Selfish Mining is Brain Dead (or Adversarial Turtles All The Way Down)
I try to bring to all my articles the principle of charity, taking the best arguments my opponents have to offer, and strive to never straw man them. I often do this by taking the points they argue for as given, and then go behind their front lines, and looking for non-obvious ways that their arguments still fail. When most people argued about reducing block size and fees being more important than more people running full nodes, I took the importance of running full nodes at face value, and argued that lower fees and 0-confirmations will actually increase the number of full nodes.
So, this was the approach I planned on taking when writing this article… But I can’t.
I’ll leave the topology of the network to those who have more statistical analysis skills than myself, but this situation is almost the definition of a prisoner’s dilemma. The network has the capability to exact retribution against selfish mining, and any miner can ensure that they are never mistaken by anybody to be a selfish miner if they do one simple thing.
Include the last few added transactions in your mempool when mining a block and if found, release the block immediately. To illustrate, you simply need to answer 2 questions about this picture.
When was the earliest point at which block B could have been mined, and when was the earliest point at which block B’ could have been mined?
At this point, it should be obvious, but the answers are.
B could have been mined no earlier than point 10 in the timeline because it included nothing after transaction g.
B’ could have been mined no earlier than point 25 in the timeline because it included nothing after transaction r.
Because miners are watching transactions in the mempool, they know when they received each transaction. If the first time you receive a particular chain of blocks, and the earliest point it could have been mined was 15 minutes ago, you can safely assume that miner is selfishly mining.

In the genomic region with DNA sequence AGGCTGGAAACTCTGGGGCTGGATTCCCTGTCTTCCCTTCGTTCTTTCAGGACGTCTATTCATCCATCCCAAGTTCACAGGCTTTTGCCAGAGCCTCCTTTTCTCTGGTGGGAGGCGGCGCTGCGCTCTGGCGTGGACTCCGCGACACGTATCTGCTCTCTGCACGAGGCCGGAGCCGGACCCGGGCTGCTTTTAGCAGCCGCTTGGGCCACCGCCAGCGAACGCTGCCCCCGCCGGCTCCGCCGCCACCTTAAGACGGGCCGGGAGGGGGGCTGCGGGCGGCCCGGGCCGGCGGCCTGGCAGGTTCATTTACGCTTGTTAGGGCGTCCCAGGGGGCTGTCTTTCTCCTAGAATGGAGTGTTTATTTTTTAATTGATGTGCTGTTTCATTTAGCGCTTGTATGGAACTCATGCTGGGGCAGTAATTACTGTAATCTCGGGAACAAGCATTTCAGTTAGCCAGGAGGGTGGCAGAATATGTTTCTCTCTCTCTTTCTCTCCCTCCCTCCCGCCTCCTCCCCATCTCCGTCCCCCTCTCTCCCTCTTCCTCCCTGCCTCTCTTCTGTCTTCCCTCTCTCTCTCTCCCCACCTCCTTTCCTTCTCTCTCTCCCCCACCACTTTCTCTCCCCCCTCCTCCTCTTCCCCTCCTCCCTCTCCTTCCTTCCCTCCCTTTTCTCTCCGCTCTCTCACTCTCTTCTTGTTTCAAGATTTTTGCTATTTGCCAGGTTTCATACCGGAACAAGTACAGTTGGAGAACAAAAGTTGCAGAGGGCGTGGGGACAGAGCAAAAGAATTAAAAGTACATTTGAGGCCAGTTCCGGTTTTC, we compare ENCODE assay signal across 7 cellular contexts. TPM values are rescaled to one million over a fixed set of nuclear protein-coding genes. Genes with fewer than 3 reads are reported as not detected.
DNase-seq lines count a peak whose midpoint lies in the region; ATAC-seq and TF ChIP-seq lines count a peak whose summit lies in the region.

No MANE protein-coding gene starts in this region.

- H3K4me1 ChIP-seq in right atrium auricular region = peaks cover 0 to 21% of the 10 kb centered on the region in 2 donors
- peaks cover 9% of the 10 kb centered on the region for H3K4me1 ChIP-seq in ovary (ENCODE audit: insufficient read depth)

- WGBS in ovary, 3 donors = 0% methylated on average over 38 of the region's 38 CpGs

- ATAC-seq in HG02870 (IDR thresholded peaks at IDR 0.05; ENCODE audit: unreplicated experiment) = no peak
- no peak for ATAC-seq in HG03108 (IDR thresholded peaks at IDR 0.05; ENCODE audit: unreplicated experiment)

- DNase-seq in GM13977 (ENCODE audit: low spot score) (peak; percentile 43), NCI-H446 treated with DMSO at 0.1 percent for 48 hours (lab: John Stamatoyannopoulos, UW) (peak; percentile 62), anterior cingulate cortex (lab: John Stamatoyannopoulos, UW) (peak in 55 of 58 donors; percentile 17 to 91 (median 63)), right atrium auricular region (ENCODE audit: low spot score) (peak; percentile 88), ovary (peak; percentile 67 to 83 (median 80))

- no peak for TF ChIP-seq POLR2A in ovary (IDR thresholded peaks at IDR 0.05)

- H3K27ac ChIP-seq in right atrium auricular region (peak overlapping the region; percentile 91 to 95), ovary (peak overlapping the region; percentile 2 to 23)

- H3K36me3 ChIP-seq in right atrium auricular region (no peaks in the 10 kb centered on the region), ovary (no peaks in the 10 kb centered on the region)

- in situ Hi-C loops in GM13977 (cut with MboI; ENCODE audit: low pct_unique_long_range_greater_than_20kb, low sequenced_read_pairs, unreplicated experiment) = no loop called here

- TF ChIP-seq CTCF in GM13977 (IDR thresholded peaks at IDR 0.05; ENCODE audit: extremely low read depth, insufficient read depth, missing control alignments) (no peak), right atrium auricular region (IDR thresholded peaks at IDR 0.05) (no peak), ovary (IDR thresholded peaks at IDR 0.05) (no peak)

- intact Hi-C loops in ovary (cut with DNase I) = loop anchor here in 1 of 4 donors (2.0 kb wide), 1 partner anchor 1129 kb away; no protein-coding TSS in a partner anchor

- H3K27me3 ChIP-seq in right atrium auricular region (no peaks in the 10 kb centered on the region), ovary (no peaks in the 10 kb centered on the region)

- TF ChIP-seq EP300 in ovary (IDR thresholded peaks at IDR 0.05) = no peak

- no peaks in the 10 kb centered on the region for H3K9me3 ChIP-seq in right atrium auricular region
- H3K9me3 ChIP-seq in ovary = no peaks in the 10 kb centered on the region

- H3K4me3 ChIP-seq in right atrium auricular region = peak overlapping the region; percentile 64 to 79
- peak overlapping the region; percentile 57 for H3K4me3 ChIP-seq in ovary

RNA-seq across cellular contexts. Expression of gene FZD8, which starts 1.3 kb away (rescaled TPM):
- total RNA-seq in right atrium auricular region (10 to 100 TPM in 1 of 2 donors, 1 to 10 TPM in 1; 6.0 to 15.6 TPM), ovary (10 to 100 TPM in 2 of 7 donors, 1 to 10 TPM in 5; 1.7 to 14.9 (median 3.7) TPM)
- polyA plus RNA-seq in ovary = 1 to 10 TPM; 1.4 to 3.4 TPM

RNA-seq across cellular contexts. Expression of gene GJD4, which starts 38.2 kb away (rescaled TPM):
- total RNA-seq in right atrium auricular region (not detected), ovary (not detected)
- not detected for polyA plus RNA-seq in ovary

Because every miner knows that other miners will safely assume that they are a selfish miner which hid a block for 15 minutes, every miner will include the last known transaction available to them. It doesn’t matter how many blocks are built on top of that chain. The perception of earliest possible block mining time is entirely in the control of the miner.
You may be thinking of ways to game this, such as the immediate thought that I had when I first heard this strategy for detecting selfish mining.
There are a couple problems with this (besides the fact that I consistently press ‘ when I pluralize abbreviations).
If you didn’t perfectly predict the timing with the honest mining block release, you’d have a bunch of transactions which were never in the mempool when you had to release the block, or you’d miss the release window and your block would seem again to have been selfish mined. That’s a very narrow window given the propagation of transactions across the network is in the milliseconds, and the highest probability of an honest miner finding a block is 15 minutes away.
Alternatively, honest miners could even coordinate with themselves a deterministic method to release their own small transactions spent to themselves, from their previously mined coinbase addresses in order to timestamp their blocks, and for every miner to include the latest that wasn’t released by themselves in their block. If your new block’s coinbase is an unknown address, include the last 10 timestamp transactions, or sign the block with a known coinbase private key. This becomes the price of entry to the honest mining chain. Done. Game over. No chance of undetected selfish mining.
Is this a protocol change?
No. Miners can already decide which blocks to mine on. They always could. You can’t specify in the protocol what block to mine on or even how to choose. Neither of those things can validate or invalidate a block. The protocol can only specify how they mine on whatever block they choose. This is why reorgs are even possible. Longest chain is convention, not consensus. Longest most profitable chain is the rule.
If I’m honest, I’m a little concerned that honest mining strategies have been so lightly discussed by people, that they think the protocol is broken. You want to call yourself adversarial thinkers, and then you don’t think as hard about being an adversary to your newly found adversary…
But I hope you feel adversarial toward my proposal. Please look for any flaws and point them out to me. I will always argue with you like my ideas are rock solid, because that’s the only way I learn when they aren’t.
Special thanks: @Matthew Zietzke for coming up with this idea of checking the transactions included in the block to when they appeared in the mempool, and who politely engaged when I started to think adversarially to his proposal.
Originally published at yours.org.